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The Power of Reflection in an Ever-Changing World

Charles Jennings

The US military four-question AAR, for example, could serve as a template for any organisation to help embed a culture of reflection. Some forward-thinking organisations now encourage this type of reflection and narration of work by providing the facility for personal blogs on the intranet or by implementing storytelling. (I wrote the original piece this article is based on for Training Industry Quarterly in Winter, 2012.

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Embracing change from both sides

Harold Jarche

Consultants, and even key internal staff, can often identify the problem (at the time) but then they move on to the next problem before much change has happened. Changing to a social business is complex. My experience, especially this past year, is that social business is just a different organizational culture. But you cannot directly change it or implement it. Culture is an emergent property of the many practices that happen every day.

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To Really Drive Enterprise 2.0 Forward We Need A Behaviour Change

Dan Pontefract

One key line struck me: Whether using new or traditional technologies, the key to digital transformation is re-envisioning and driving change in how the company operates. Whilst I don’t disagree that integration into the workflow isn’t a huge opportunity, to me, we need to stop the press and acknowledge that it’s the behavior of people that has to change in parallel with the deployment of any Enterprise 2.0 / Social Anything technology.

The role of the L&D function IS changing.

Jane Hart

This trend is one sign of the changing role of the L&D function, which no longer is “the place” for learning. L&D teams should build skills in performance consulting, gain expertise in new technologies including social and mobile, and work to cultivate strong learning cultures within their organizations.” A recent press release about Bersin by Deloitte’s new industry study, The Corporate LearningFactbook® 2013: Benchmarks, Trends, and Analysis of the U.S.

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The Social Network Is the Computer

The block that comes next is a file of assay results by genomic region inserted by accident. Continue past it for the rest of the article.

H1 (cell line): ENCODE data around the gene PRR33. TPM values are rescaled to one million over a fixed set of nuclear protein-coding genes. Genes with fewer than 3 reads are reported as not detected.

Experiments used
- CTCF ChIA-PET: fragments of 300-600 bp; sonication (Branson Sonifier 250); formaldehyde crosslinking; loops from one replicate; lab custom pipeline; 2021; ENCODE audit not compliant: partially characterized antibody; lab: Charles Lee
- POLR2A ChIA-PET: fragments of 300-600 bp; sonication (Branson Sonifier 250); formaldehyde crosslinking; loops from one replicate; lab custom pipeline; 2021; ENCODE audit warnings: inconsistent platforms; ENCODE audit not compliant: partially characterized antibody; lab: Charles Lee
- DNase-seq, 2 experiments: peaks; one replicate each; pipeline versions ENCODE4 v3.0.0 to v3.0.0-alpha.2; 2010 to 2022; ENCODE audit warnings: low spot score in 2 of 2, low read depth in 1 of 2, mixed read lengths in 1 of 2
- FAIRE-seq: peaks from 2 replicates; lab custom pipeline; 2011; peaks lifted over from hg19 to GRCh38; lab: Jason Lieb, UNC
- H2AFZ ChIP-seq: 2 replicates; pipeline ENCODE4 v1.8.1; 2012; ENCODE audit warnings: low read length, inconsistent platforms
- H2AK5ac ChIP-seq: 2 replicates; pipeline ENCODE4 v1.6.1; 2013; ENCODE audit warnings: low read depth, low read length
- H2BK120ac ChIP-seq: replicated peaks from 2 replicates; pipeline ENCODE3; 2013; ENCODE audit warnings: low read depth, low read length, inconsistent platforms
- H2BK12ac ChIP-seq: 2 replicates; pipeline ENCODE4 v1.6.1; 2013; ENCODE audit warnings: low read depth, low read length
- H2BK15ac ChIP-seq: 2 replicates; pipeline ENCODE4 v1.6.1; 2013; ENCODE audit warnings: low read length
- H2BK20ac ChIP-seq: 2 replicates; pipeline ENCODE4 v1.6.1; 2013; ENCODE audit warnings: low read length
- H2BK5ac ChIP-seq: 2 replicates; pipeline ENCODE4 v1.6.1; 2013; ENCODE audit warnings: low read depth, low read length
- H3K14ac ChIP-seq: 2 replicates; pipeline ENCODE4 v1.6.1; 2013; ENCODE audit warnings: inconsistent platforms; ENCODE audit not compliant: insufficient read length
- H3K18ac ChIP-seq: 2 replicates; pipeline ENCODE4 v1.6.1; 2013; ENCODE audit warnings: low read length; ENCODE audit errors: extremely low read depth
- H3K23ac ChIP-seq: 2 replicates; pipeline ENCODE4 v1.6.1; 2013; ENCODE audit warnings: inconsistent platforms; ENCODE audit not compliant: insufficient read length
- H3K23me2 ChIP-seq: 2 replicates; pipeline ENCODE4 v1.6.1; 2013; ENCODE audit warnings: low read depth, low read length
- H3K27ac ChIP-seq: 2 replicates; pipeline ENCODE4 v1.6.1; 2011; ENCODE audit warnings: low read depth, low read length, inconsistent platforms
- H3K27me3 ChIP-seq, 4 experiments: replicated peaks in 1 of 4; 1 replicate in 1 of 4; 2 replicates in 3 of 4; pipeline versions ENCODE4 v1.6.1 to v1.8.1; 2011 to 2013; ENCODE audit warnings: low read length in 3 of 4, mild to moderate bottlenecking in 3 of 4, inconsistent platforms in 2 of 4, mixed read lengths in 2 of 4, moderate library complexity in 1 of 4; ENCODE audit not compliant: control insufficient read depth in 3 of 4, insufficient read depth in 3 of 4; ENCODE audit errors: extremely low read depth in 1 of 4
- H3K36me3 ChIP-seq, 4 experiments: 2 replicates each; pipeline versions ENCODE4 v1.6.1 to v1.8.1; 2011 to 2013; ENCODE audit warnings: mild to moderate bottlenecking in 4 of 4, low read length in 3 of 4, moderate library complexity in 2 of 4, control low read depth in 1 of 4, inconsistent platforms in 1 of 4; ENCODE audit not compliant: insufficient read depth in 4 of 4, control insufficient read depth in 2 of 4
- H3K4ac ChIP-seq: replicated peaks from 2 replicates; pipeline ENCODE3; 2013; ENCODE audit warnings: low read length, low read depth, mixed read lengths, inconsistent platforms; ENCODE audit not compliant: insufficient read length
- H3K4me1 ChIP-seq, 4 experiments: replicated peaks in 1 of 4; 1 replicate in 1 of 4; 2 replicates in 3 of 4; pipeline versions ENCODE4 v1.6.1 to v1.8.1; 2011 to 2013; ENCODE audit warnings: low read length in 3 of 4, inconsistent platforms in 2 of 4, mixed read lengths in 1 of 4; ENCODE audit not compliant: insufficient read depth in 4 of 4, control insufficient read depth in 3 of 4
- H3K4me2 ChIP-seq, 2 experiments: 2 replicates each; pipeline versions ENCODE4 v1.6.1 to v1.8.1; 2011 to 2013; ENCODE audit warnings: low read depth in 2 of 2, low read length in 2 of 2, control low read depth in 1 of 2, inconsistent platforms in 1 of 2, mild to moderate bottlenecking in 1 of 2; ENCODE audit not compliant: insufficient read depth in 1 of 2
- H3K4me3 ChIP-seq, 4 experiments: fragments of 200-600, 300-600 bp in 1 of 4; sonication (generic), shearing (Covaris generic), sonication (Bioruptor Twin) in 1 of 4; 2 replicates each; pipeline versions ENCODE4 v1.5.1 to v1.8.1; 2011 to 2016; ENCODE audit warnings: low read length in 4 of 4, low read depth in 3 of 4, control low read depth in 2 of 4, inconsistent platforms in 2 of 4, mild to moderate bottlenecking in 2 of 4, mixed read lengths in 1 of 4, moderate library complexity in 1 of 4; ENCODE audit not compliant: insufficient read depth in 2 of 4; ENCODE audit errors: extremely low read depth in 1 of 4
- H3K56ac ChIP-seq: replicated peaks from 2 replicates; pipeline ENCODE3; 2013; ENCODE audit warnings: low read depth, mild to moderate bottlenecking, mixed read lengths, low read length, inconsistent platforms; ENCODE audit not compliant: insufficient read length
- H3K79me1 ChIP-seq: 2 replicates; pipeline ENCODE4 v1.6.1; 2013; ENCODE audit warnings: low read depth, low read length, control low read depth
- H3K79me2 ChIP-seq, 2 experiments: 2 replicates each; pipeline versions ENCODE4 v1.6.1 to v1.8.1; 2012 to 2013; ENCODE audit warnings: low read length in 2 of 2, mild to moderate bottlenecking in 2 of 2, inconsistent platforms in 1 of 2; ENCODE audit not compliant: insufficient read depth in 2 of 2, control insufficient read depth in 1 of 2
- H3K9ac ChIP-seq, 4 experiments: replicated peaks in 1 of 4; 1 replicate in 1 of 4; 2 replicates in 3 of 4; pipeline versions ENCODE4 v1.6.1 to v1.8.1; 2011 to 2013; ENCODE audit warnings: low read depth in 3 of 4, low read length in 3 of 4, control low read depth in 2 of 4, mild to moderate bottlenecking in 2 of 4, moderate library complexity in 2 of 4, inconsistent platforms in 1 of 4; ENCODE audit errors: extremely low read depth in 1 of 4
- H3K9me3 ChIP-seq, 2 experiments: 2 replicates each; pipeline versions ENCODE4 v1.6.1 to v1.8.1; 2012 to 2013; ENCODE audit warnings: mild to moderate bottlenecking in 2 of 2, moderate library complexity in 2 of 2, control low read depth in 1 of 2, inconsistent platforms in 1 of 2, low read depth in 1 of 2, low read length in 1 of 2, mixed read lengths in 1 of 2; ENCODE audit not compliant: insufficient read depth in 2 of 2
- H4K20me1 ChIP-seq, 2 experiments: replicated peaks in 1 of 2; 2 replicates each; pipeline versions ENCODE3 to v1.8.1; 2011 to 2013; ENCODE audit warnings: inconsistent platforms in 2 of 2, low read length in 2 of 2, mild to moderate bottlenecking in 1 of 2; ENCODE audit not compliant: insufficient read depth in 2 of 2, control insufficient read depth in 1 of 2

Irving Wladawsky-Berger

This ecosystem has been designed to stimulate and manipulate the human psyche, “to draw us in and persuade us to change how we shop, vote, and exercise, and even who we love.” and how does it change our behavior?

Learning is Behaviour Change: why is it often so hard to help it happen?

Charles Jennings

Alan Deutschman, the author of ‘ Change or Die ’ makes a pretty stark statement about people’s reluctance to change: “What if a well-informed, trusted authority figure said you had to make difficult and enduring changes in the way you think and act? Could you change when change really mattered? He goes on to say that even if you think you’d change, it’s unlikely to happen. Now with nicotine there’s a very clear reason why behaviour is difficult to change.

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Your Nonprofit’s Culture: By Design or by Default?

Beth Kanter

Note from Beth: In my book, The Happy Healthy Nonprofit: Strategies for Impact without Burnout, we discuss how to create a culture of wellbeing to encourage self-care. Jay Wilkinson, CEO of Firespring , shares some thoughts on building the right culture of for your nonprofit. Guest Post: Your Nonprofit’s Culture: By Design or by Default? When people hear the term “company culture,” they typically think “workplace perks”—those two are often confused or used interchangeably.

[berkman] Pippa Norris on cultural convergence

David Weinberger

Pippa Norris of the Harvard Kennedy School is giving a lunchtime Berkman talk titled “Cultural Convergence: The Impact on National Identities and Trust in Outsiders.&# [ Note: I'm live-blogging, hence making mistakes, missing stuff, misunderstanding other stuff, typing badly. In the 1970s, this was seen as cultural imperialism. In the 2000s, we’re still seeing cultural protectionism. There’s a polarization of national cultures.

Creating A Culture of Continuous Improvement Based On Data

Beth Kanter

Moving Beyond a Culture of Compliance to a Culture of Continuous Improvement is a resource guide to help leadership, management, supervisory, and data-focused staff in Head Start and Early Head Start programs (1) understand how data, including data they already collect, can help them achieve their program goals; (2) learn techniques for fostering a culture of learning in their organization; and (3) increase their ability to identify and address gaps and continuously improve their programs.

User-Based Free Innovation

Irving Wladawsky-Berger